For example, our company has a lot of email newsletters, but I wouldn’t call us an email newsletter company. That’s just one mechanism through which we deliver and distribute value and have a relationship. If 10 years from now, email newsletters are going by the wayside, and there’s some other way that our readers are consuming information, we’re just going to meet them right where they are. Such as during the pandemic, business became more digitized so B2B publishing was further digitized, adapting to how business readers were changing their behavior.

Cory Sekine-Pettite: And that’s the key, right? You have to stay in touch with your audience and know what they’re interested in, what their struggles are, and how they’re consuming news, then bring it to them how they want it. We’ve mentioned AI briefly and there’ll be more technological changes that publications will be able to take advantage of and experiment with to see if it sticks with their audience. Broadly, technologies and platforms will continue to shift and advance while audience behavior will subsequently change. It’s a constant. It’s more about your attitude, agility, and responsiveness to change. If you are just good at that, you don’t have to be good at predicting what changes will come.

Q: What are the best practices for contributors to follow when submitting content to editors and for business leaders and industry publications to partner to accomplish mutual goals?

Davide Savenije: Just like with audiences, take the time to build relationships with the publication and its editors. Understand what their needs are. Understand where your skills could be valuable to what they’re looking for. It takes time, but without that relationship and without that understanding, you’re throwing spaghetti at the wall to see what sticks. Take the time to build that relationship. Understand how you can deliver on what they’re looking for. If you’re throwing pitches in the dark via email, the odds are not good.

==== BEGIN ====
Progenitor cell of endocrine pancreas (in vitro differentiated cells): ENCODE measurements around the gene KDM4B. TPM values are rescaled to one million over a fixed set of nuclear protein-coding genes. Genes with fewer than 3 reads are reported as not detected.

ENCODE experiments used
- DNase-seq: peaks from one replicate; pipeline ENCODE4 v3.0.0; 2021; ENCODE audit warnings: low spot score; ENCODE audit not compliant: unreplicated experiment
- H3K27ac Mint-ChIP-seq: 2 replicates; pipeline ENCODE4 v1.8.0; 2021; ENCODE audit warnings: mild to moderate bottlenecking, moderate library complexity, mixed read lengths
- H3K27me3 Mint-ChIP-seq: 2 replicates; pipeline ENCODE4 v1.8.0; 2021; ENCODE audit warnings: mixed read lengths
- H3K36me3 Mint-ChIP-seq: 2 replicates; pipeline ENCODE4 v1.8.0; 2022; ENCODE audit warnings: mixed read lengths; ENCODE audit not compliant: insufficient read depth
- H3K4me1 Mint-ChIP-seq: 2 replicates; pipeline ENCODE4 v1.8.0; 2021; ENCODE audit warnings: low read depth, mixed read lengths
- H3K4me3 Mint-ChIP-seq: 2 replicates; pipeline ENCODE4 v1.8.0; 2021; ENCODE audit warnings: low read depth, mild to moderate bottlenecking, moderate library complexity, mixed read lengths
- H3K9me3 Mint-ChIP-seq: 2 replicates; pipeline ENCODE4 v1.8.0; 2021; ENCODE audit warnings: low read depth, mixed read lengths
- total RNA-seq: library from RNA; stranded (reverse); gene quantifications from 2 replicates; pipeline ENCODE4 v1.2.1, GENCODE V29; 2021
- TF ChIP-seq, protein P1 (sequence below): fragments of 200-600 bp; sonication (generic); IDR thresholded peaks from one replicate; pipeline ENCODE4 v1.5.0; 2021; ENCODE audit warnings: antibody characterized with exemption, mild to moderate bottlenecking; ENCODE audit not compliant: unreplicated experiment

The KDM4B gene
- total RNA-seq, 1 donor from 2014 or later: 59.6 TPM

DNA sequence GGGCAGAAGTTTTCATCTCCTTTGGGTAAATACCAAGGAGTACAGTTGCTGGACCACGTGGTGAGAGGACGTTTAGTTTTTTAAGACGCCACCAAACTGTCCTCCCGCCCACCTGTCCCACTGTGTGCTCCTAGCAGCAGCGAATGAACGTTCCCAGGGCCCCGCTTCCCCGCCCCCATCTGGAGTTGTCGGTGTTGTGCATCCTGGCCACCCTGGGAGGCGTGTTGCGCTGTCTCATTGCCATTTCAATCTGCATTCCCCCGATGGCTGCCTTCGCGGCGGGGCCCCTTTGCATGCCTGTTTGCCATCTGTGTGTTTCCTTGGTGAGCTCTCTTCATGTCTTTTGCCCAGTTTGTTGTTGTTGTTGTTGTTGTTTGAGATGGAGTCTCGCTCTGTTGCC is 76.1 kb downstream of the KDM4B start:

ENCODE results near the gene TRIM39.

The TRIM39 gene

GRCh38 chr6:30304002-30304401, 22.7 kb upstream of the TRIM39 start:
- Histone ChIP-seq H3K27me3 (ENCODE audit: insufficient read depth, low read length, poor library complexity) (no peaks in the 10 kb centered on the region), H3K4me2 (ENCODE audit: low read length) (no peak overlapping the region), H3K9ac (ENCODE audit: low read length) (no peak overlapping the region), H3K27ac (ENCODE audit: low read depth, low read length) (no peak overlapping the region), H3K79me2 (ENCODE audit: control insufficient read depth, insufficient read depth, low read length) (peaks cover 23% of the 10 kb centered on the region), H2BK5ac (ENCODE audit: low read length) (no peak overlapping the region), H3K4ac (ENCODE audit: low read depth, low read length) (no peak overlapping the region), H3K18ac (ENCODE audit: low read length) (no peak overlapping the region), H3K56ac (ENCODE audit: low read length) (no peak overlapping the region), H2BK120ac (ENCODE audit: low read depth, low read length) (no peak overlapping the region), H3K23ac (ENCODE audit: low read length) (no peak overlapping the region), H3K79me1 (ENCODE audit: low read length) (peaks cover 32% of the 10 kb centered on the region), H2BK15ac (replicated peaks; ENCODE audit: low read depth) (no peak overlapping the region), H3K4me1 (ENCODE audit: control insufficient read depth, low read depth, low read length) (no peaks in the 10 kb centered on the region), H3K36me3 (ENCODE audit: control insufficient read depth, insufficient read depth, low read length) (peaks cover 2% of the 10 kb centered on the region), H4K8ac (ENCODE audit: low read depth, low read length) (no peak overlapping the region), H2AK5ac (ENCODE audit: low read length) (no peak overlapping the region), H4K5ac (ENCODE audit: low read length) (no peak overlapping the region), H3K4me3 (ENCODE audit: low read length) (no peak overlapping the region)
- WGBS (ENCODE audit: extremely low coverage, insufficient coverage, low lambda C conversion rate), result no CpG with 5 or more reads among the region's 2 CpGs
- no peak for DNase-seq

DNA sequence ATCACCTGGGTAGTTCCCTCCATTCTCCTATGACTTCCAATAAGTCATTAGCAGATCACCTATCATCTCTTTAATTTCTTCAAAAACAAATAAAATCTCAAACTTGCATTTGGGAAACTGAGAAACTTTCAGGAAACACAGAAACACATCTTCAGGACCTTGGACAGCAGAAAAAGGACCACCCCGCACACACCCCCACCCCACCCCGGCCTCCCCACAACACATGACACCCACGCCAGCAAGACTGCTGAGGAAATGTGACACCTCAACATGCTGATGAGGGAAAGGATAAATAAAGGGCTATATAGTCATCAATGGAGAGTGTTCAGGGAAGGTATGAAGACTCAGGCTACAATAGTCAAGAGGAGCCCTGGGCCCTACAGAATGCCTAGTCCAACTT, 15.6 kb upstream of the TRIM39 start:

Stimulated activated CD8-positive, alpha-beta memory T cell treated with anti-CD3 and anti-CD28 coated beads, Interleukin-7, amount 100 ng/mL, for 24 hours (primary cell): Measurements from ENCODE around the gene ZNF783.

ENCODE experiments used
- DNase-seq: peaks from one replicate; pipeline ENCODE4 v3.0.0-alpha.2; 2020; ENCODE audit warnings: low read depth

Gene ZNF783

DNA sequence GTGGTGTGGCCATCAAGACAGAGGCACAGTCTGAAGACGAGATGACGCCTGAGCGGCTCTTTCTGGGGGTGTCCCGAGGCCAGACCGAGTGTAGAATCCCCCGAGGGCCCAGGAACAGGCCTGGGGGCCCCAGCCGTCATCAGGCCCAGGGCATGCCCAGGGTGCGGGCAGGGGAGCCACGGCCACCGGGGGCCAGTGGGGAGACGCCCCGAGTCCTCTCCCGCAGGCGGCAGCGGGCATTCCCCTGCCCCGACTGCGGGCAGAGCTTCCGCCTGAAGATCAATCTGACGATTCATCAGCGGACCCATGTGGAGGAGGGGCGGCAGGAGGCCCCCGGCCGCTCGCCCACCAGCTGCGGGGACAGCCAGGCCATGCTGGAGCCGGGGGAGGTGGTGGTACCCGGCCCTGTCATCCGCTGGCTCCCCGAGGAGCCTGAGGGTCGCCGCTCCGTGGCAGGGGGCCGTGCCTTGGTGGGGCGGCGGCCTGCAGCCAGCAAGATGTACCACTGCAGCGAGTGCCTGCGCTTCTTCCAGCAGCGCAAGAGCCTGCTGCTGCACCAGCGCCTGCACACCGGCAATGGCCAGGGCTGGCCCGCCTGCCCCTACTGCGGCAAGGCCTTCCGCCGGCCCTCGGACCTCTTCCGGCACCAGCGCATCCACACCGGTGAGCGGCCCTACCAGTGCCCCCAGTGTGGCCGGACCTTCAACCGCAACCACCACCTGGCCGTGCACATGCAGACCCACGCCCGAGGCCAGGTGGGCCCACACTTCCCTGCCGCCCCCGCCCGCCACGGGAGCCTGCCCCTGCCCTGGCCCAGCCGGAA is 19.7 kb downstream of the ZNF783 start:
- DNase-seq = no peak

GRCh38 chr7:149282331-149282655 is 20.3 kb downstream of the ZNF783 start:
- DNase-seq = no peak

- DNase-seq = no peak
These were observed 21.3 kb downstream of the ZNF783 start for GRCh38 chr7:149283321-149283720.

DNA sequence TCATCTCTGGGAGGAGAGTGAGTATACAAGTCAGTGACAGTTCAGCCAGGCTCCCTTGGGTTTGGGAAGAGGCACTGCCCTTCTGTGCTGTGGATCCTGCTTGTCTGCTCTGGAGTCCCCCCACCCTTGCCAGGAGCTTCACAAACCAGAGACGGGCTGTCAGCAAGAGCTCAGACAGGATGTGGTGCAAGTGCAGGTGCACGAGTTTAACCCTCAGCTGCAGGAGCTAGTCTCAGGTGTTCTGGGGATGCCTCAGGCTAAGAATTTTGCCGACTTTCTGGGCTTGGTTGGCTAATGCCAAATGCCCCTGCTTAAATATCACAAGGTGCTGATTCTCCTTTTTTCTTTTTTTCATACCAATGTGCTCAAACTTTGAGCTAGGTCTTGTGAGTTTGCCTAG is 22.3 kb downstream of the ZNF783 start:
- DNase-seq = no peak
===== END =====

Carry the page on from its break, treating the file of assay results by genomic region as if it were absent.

Cory Sekine-Pettite: Know who you’re pitching to. In my experience, you don’t necessarily have to have written for that audience before, but it does help. If I can tell that work is well-researched, well-sourced, and that you’re a good writer, then I’m always willing to take chances on those people.

Davide Savenije: Again, there is the value of first-party data. In general, we have more data than ever on our audiences. That helps us to understand our audiences, what they care about, and their behavior more than ever, particularly in digital. Data analytics have come a long way as a powerful tool for editors to know what their audiences care about. Working with editors who understand their audiences and can leverage that data goes a long way.

Experts in Conversation: Key Takeaways

Sekine-Pettite and Savenije understand that the only constant of business and publishing is constant change. Their insights into B2B publishing give us a clear picture about what to expect now and in the future. The bottom line is that providing value should be at the center of all content.

The importance of search and social is diminishing, while sharing insights endorsed by industry experts is growing. In fact, the integration of AI in search engines has shifted the way content is written, according to the Content Marketing Institute. The research shows that 31 percent of content developers are sharpening their focus on user intent and answering questions, 27 percent are creating more thought leadership content, and 22 percent are creating more conversational content.

Understanding the audience is key, which includes publishers, their editors, stakeholders, and networks. First-party data is especially important for strategically defining buyer personas and converting audiences. Audience behavior will always change in tandem with technologies and trends. This makes adaptability one of the most essential skills for B2B organizations.

When it comes down to it, providing genuine value to your audience is still the heart of thought leadership. Meaningful content offers hard-hitting, data-driven insights founded in industry expertise that address the audience’s challenges and pain points.